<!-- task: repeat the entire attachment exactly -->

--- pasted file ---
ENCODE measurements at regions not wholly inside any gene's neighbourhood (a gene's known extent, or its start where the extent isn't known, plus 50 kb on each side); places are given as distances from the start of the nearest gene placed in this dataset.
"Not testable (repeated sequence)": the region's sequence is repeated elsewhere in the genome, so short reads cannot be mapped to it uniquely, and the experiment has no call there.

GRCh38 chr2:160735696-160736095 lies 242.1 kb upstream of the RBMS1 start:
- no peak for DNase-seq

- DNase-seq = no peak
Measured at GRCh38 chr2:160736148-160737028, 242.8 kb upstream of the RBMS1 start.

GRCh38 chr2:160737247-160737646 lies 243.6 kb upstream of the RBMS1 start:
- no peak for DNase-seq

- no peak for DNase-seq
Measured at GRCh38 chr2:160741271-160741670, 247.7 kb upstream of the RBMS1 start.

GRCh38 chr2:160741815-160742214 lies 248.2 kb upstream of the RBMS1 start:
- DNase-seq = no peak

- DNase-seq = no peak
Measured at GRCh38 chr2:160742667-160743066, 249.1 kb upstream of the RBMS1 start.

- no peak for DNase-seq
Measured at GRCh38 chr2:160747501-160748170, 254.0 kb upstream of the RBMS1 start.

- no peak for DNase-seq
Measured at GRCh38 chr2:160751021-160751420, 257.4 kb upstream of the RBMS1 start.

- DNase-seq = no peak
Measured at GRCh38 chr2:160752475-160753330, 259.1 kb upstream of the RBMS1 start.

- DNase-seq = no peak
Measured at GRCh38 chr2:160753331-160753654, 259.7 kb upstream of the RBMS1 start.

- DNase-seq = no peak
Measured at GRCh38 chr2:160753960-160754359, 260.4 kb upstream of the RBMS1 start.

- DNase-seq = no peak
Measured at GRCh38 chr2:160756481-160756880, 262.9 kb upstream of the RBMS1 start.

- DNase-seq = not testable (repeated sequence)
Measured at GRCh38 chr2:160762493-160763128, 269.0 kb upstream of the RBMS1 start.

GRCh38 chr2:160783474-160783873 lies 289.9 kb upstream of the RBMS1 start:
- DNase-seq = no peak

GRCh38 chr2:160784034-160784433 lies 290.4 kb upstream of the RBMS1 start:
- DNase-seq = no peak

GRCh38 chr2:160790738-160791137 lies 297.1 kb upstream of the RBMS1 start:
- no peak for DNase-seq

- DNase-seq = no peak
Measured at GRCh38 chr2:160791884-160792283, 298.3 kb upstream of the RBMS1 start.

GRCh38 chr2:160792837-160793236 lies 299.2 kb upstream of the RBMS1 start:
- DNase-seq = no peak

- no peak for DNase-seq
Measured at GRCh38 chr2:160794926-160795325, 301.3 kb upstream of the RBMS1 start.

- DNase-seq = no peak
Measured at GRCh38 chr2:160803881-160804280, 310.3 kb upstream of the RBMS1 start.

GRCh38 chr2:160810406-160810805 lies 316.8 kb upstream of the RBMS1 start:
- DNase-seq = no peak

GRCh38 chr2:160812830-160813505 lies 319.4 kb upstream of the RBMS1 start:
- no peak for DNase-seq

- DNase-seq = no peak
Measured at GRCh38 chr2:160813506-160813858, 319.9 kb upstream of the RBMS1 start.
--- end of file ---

ENCODE measurements at regions not wholly inside any gene's neighbourhood (a gene's known extent, or its start where the extent isn't known, plus 50 kb on each side); places are given as distances from the start of the nearest gene placed in this dataset.
"Not testable (repeated sequence)": the region's sequence is repeated elsewhere in the genome, so short reads cannot be mapped to it uniquely, and the experiment has no call there.

GRCh38 chr2:160735696-160736095 lies 242.1 kb upstream of the RBMS1 start:
- no peak for DNase-seq

- DNase-seq = no peak
Measured at GRCh38 chr2:160736148-160737028, 242.8 kb upstream of the RBMS1 start.

GRCh38 chr2:160737247-160737646 lies 243.6 kb upstream of the RBMS1 start:
- no peak for DNase-seq

- no peak for DNase-seq
Measured at GRCh38 chr2:160741271-160741670, 247.7 kb upstream of the RBMS1 start.

GRCh38 chr2:160741815-160742214 lies 248.2 kb upstream of the RBMS1 start:
- DNase-seq = no peak

- DNase-seq = no peak
Measured at GRCh38 chr2:160742667-160743066, 249.1 kb upstream of the RBMS1 start.

- no peak for DNase-seq
Measured at GRCh38 chr2:160747501-160748170, 254.0 kb upstream of the RBMS1 start.

- no peak for DNase-seq
Measured at GRCh38 chr2:160751021-160751420, 257.4 kb upstream of the RBMS1 start.

- DNase-seq = no peak
Measured at GRCh38 chr2:160752475-160753330, 259.1 kb upstream of the RBMS1 start.

- DNase-seq = no peak
Measured at GRCh38 chr2:160753331-160753654, 259.7 kb upstream of the RBMS1 start.

- DNase-seq = no peak
Measured at GRCh38 chr2:160753960-160754359, 260.4 kb upstream of the RBMS1 start.

- DNase-seq = no peak
Measured at GRCh38 chr2:160756481-160756880, 262.9 kb upstream of the RBMS1 start.

- DNase-seq = not testable (repeated sequence)
Measured at GRCh38 chr2:160762493-160763128, 269.0 kb upstream of the RBMS1 start.

GRCh38 chr2:160783474-160783873 lies 289.9 kb upstream of the RBMS1 start:
- DNase-seq = no peak

GRCh38 chr2:160784034-160784433 lies 290.4 kb upstream of the RBMS1 start:
- DNase-seq = no peak

GRCh38 chr2:160790738-160791137 lies 297.1 kb upstream of the RBMS1 start:
- no peak for DNase-seq

- DNase-seq = no peak
Measured at GRCh38 chr2:160791884-160792283, 298.3 kb upstream of the RBMS1 start.

GRCh38 chr2:160792837-160793236 lies 299.2 kb upstream of the RBMS1 start:
- DNase-seq = no peak

- no peak for DNase-seq
Measured at GRCh38 chr2:160794926-160795325, 301.3 kb upstream of the RBMS1 start.

- DNase-seq = no peak
Measured at GRCh38 chr2:160803881-160804280, 310.3 kb upstream of the RBMS1 start.

GRCh38 chr2:160810406-160810805 lies 316.8 kb upstream of the RBMS1 start:
- DNase-seq = no peak

GRCh38 chr2:160812830-160813505 lies 319.4 kb upstream of the RBMS1 start:
- no peak for DNase-seq

- DNase-seq = no peak
Measured at GRCh38 chr2:160813506-160813858, 319.9 kb upstream of the RBMS1 start.